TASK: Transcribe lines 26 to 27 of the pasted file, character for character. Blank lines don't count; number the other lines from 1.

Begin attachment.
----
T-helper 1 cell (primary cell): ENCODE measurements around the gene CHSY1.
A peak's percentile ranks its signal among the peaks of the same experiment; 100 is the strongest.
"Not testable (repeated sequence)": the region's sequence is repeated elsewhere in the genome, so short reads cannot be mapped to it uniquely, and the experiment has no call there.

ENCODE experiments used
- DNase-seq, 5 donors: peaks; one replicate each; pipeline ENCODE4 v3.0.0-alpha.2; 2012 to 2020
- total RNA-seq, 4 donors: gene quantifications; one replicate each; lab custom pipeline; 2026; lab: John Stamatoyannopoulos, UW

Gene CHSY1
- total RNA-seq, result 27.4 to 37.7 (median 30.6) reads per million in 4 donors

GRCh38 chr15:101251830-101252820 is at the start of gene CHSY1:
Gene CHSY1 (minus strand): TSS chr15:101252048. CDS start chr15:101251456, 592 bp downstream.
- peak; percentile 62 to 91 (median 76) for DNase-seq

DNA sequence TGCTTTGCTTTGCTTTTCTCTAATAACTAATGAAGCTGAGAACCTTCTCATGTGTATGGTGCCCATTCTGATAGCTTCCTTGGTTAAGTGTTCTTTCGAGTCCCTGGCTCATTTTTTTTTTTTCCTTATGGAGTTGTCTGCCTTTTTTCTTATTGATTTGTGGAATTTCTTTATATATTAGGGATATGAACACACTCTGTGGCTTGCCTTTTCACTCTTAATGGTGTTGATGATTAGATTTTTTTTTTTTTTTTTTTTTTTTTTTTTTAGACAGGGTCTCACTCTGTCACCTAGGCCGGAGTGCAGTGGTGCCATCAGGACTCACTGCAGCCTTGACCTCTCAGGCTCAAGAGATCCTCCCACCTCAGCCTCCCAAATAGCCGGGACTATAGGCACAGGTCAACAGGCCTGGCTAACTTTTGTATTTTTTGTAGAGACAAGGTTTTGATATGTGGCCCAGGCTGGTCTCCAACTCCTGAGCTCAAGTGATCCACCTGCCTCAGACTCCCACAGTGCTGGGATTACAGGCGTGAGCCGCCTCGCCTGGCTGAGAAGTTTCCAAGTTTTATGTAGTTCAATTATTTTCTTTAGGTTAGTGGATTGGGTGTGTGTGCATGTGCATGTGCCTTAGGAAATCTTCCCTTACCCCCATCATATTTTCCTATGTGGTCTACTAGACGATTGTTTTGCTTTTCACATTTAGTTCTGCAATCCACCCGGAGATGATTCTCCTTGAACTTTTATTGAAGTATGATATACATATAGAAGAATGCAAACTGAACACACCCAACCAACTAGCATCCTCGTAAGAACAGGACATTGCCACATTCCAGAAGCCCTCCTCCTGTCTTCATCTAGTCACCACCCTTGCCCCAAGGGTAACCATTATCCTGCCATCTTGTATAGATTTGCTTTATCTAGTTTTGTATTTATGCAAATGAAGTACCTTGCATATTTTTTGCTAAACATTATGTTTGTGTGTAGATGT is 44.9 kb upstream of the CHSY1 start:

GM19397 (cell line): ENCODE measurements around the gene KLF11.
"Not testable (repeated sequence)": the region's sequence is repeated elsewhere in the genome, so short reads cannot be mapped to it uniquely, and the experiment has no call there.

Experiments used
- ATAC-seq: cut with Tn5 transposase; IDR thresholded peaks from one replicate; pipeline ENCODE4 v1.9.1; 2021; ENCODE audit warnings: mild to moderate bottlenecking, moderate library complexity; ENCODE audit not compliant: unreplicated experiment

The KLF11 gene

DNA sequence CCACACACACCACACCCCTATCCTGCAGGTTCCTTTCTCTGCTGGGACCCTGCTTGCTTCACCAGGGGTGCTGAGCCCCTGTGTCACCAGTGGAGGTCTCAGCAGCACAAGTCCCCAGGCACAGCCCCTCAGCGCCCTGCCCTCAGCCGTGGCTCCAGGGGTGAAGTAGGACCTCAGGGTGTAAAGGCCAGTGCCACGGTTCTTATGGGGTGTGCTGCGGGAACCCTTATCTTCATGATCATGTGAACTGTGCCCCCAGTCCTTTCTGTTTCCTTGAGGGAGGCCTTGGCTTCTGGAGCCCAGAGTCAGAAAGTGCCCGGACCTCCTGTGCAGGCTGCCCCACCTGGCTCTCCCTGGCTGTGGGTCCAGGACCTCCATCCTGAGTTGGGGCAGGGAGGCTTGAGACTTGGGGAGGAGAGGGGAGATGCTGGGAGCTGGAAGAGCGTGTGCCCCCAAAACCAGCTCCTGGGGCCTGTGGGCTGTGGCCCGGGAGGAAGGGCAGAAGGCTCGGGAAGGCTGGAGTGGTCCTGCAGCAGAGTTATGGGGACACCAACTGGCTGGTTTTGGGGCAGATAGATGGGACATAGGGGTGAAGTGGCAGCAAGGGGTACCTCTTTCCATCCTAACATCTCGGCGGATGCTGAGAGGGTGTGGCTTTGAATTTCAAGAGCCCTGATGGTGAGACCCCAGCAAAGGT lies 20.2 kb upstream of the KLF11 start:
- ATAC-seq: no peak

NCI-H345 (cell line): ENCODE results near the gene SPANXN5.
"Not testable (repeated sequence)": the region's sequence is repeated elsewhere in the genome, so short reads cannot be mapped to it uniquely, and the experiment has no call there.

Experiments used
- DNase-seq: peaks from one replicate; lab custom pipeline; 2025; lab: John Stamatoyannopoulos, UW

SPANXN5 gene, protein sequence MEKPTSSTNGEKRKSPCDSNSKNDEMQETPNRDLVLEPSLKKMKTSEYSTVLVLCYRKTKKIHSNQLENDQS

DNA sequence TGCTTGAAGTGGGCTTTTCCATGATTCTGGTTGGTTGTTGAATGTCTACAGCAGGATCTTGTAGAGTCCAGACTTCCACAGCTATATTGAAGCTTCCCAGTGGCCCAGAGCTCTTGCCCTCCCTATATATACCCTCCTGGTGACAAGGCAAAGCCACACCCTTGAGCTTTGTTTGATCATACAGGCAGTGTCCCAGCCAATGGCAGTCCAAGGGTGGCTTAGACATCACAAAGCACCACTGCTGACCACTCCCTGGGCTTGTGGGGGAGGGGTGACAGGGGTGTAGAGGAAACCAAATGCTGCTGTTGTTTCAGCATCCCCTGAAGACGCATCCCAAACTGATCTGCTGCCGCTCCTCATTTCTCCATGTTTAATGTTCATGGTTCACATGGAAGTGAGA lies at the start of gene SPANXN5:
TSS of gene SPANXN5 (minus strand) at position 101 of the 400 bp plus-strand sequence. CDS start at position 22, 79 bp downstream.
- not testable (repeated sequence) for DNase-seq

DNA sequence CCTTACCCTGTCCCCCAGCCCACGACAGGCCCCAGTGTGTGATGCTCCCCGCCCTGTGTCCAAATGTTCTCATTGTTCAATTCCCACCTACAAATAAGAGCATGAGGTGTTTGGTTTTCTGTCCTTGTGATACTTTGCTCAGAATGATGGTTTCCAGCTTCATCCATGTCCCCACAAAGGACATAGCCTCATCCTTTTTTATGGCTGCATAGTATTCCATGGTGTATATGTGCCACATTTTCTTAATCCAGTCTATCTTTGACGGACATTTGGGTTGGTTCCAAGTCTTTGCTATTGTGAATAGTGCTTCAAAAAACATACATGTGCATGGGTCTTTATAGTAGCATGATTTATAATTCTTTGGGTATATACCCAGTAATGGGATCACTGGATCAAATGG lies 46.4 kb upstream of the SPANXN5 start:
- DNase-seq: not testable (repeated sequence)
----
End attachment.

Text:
TSS of gene SPANXN5 (minus strand) at position 101 of the 400 bp plus-strand sequence. CDS start at position 22, 79 bp downstream.
- not testable (repeated sequence) for DNase-seq